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Editorial Team
08 Jan 2019



Integrating it or Segmenting it - What’s your Spice for Work-Life Balance?


Adapting to your Integrator or Segmentor DNA to find Happiness at Work

Things that make you healthy and happy:

  • Living within a mile of a happy friend
  • Changing your social network to lose weight
  • It’s all in your DNA
  • Work-life balance

The first three are results of the longitudinal Framingham Heart Study that is in its third generation since its inception in 1945. The fourth and the last one is, however, a red herring.

There is a fireman, who walks home after work in flip-flops, takes a bath and then hugs his wife and children; not before that. He is a happy man, content with his job and likes to keep work and life separate. While listening to the Ted Talk of Adam Grant, a Wharton Professor, and Organizational Psychologist, we come across a happy man again who says “I love work”. When Grant did not know his wife, a fun Saturday for him was working from 7 am to 9 pm. Yes, friends complained that he was never really there, but Grant loved work so much that it pained when he left an unanswered email.

Two happy employees in a single paragraph – this is what Utopia must look like.

But, we do not see the Utopia anytime soon. You thought syncing office email to the mobile device will keep you on the spot with all the updates. What you got in the bargain was answering work emails on weekends. Technology might come up with a sincere apology someday, but for now, it is blurring the lines that separate work and personal lives. Stress at work is bleeding into your life and your life is making a pretty good acquaintance of your work. Google, inspired by Framingham Heart Study, came up with gDNA at its People Innovation lab. Jennifer Kurkoski and Brian Welle are the Googlers leading the research and they plan to get the research going long-term, maybe for a century.

The question is: how people see work? And the first generation subjects are 4000 Googlers who take two detailed surveys each year.

  • The first round saw 31% of the employees breaking the technology jinx. They found the magic line that divides work from life. They do not prefer to carry work stress back home. These are “segmentors” somewhat like the old-fashioned fireman we talked about earlier.
  • The remaining 69% are blurring the line between work and life. And not all of them are at peace with it like Adam Grant. He is a fine example of an “Integrator”. More than half of them wish they could segment it better. They would opine, “It is often difficult to tell where my work life ends and my non-work life begins.”

We just found the trouble area – people who want to be more like segmentors, but end up being integrators.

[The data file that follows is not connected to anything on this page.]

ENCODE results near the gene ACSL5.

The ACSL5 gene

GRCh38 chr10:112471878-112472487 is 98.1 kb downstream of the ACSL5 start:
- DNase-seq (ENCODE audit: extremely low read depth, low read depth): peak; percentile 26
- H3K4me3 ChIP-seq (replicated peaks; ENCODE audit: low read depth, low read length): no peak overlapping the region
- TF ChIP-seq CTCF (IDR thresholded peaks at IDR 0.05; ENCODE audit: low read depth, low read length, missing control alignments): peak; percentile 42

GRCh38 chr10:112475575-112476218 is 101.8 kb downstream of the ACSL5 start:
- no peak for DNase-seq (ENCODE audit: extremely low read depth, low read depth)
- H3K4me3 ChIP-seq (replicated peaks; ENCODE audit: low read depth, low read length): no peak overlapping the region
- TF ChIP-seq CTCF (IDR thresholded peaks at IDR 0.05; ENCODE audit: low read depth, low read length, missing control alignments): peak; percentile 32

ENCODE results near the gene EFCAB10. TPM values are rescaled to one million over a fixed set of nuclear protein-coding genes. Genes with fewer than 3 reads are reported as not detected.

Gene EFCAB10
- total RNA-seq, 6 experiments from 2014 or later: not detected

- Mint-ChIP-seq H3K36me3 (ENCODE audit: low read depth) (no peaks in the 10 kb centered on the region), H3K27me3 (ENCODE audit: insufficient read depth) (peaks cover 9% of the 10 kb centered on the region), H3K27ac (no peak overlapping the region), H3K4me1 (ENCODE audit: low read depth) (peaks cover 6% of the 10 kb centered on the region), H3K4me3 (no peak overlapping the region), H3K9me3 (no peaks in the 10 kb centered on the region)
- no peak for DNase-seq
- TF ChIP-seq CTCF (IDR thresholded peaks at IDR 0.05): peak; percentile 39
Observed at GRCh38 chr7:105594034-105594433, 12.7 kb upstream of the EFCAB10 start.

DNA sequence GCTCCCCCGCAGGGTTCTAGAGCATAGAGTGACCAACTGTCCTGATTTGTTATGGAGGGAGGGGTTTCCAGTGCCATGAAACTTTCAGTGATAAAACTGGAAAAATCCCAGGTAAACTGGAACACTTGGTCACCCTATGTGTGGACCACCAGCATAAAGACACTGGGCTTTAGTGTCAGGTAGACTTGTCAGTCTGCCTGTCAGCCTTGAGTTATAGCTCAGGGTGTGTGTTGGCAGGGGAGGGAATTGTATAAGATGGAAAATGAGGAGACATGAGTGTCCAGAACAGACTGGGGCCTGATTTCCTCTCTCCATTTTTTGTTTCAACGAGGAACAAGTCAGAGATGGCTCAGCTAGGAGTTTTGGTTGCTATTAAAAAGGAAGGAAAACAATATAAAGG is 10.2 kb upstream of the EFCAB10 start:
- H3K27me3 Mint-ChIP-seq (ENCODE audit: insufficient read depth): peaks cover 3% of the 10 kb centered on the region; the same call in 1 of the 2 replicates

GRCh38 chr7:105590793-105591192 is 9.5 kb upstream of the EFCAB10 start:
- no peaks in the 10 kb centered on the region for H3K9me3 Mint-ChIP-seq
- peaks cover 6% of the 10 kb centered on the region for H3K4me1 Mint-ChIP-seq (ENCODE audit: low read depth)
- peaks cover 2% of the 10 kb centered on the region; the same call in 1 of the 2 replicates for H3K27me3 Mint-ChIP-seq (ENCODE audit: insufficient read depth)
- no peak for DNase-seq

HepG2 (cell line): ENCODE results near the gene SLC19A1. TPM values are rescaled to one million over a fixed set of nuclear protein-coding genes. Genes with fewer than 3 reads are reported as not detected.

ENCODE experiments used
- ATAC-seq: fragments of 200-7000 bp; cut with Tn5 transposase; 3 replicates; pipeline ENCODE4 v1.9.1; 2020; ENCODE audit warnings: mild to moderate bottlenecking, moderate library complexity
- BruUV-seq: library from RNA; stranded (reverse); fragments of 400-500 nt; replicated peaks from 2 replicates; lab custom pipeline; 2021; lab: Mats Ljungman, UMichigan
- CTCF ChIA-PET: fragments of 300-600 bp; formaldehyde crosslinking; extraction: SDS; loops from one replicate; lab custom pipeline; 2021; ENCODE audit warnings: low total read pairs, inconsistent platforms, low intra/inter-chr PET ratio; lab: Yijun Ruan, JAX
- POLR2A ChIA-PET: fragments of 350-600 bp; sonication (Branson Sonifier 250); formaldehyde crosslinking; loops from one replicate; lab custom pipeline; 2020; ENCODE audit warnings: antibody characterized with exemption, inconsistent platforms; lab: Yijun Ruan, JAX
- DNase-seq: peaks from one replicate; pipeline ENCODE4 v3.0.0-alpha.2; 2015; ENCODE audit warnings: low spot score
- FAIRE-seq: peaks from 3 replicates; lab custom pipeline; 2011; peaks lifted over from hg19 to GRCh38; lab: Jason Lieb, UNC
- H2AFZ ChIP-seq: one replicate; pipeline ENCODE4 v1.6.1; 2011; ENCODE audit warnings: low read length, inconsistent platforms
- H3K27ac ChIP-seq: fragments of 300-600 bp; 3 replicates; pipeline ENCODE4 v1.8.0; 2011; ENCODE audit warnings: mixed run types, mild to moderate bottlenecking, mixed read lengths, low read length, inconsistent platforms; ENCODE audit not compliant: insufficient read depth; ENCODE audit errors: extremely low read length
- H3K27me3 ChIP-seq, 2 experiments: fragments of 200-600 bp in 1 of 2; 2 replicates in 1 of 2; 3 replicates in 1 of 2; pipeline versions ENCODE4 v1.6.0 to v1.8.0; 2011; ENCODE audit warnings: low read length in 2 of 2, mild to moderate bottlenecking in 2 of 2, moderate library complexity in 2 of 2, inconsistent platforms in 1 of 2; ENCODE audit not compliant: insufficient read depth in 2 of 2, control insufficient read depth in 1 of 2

As a part of the study, Google’s Dublin office came up with the “Dublin Goes Dark” program. All they did was drop off their devices at the front desk while leaving for the day and they had a stress-free good evening.

We are surely rooting for the segmentors here:

But, then there is a crucial project coming that will eat up your weekend joys. Most of the employees (Google says 69%) will be there at work on a weekend; does not matter they are happy or not. The 31% segmentors will not be happy about it. What they can do about it?

Let’s see what Adam Grant has to highlight when he takes in the expert advice of Chris Voss who spent a good 24 years as FBI hostage negotiator.

  • How am I supposed to do it?” Do not be rude or march head-on with accusation. Inquire as you have all the good intentions and explain your situation. They will get it.
  • Put a label (not ring) on it. Reinstate what your boss might be throwing around in hints by asking a “yes or no” question. If your boss implies, “you have to do it in spite of it being a weekend and take calls while out with family.” You label it as, “It seems to me like you are not much concerned about my 100% here when it comes to efficiency and just interested in calculating my hours in attention.
  • If not you, then someone else. It will be your colleague who has to be there, answering emails. Do not ask, “Will you do this for me just this one time?” but go, “It’s too unreasonably outrageous to pile this load on you.” Do not make them say “yes” too hard and you get more “happy to help”.

Tips for unhappy integrators:

Now, let’s talk about the integrators who want to be segmentors. Start with this little tweak – forget balance and set boundaries. So you are there working and a “9 to 5, 40 hours per week” schedule is a red herring (ahem ahem). You decide to change it. The clock strikes 5 and you are out of the office. At the dinner table the mixtape known as ‘work stress’ is running on a loop at the back of your head. Next day at work, you feel guilty for not being completely there with your family. Cut the very concept of attaining a balance and focus on setting boundaries. Be a lopsided balancer. When at work, go for it — 100% or more. Complete the task and take no stress home. When you are enjoying life, psychologically bar yourself from over thinking about work. Make it a habit and you are good to go.

So, are you an integrator or segmentor? Tell us your happy place and stress bursting formulas.

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